GM ups electric and autonomous vehicle spending to $27 billion through 2025

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General Motors said it will spend $27 billion over the next five years on the development of electric vehicles and automated technology, a 35% percent increase that exceeds the automaker’s investment and gas and diesel and is an effort bring products to market faster.

More than half of GM’s capital spending and product development team will be devoted to electric and electric-autonomous vehicle programs, the company said.

The U.S. automaker is also accelerating its go-to-market timeline and adding more EVs to its portfolio plans. GM laid out Thursday an ambitious plan to bring 30 new electric vehicles to a global market through 2025. The company had previously committed to 20 EVs by 2023. More than two-thirds of those launches will be available in North America and every one of GM’s brands, including Cadillac, GMC, Chevrolet and Buick will be represented, according to the automaker.

The acceleration of GM’s plans, which includes pushing the launch of its Cadillac Lyriq SUV ahead by nine months to the first quarter of 2022, comes amid a flurry of EV activity in the automotive industry. Numerous startups have announced mergers with special purpose acquisition companies to become publicly traded companies — a move aimed at securing the capital needed to scale. Legacy automakers like Ford and VW Group are ramping their own EV plans. Tesla, the established electric automaker in the field, is building a factory in Austin and another Berlin to boost production and add more vehicles to its portfolio. By the end of next year, consumers will have more EV options than ever before, including the Lucid Motors Air, Rivian R1T pickup truck and Ford’s Mustang Mach-E.

“We don’t want to just participate, we want to lead,” said Doug Parks, GM executive vice president of Global Product Development, Purchasing and Supply Chain, during a call with reporters ahead of the announcement. “Tesla’s got a good jump, and they’ve done great things and so they’re formidable competitors. There’s a lot of startups and everyone else invading the space, and we’re not going to secede leadership there.”

GM’s strategy is to condense the typical 50-month development cycle by scrapping traditional methods and adopting a less bureaucratic team-focused approached, Parks said. For instance, the design to market timeline for the electric GMC Hummer will be 26 months, he said. Parks added that the early work on its Ultium battery architecture and drive units — the underlying foundation of its next-generation EV program — is allowing the company to move quickly.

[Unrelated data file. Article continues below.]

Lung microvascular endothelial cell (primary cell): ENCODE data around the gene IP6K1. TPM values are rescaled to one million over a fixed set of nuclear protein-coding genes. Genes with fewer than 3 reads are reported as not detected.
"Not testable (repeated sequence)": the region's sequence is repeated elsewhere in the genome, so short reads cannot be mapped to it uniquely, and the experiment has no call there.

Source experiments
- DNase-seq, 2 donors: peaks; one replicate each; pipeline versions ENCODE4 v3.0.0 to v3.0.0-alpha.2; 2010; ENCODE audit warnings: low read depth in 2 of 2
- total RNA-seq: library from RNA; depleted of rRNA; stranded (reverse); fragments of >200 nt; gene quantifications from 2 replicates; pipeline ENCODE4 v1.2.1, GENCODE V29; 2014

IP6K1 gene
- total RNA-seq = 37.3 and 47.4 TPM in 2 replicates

As a result, Parks said GM is moving up three GMC electric vehicles — all of which are using its new Ultium battery — and four Chevrolet EVs, including a pickup and a compact crossover, as well as four Cadillacs. GM said Buick’s lineup will include two Ultium-based EVs.

GM is also on a hiring spree in a bid to keep pace and ultimately surpass its competition. The company said earlier this month it is hiring 3,000 electric system, infotainment software and controls engineers, plus developers for Java, Android, iOS and other platforms.

GM also has a joint venture with LG Chem to develop and supply the battery cells for its modular architecture. This modular architecture, called “Ultium,” (same as the battery) will be capable of 19 different battery and drive unit configurations, 400-volt and 800-volt packs with storage ranging from 50 kWh to 200 kWh, and front, rear and all-wheel drive configurations. At the heart of the new modular architecture will be the large-format pouch battery cells manufactured at this new factory.

The two companies previously committed to invest up to $2.3 billion into the new joint venture, as well as establish a battery cell assembly plant on a greenfield manufacturing site in the Lordstown area of Northeast Ohio that will create more than 1,100 new jobs.

The factory, which is already under construction, will be able produce 30 gigawatts hours of capacity annually. To put that into perspective, Tesla’s factory in Sparks, Nevada, which is part of a partnership with Panasonic, has a 35 GW-hour capacity.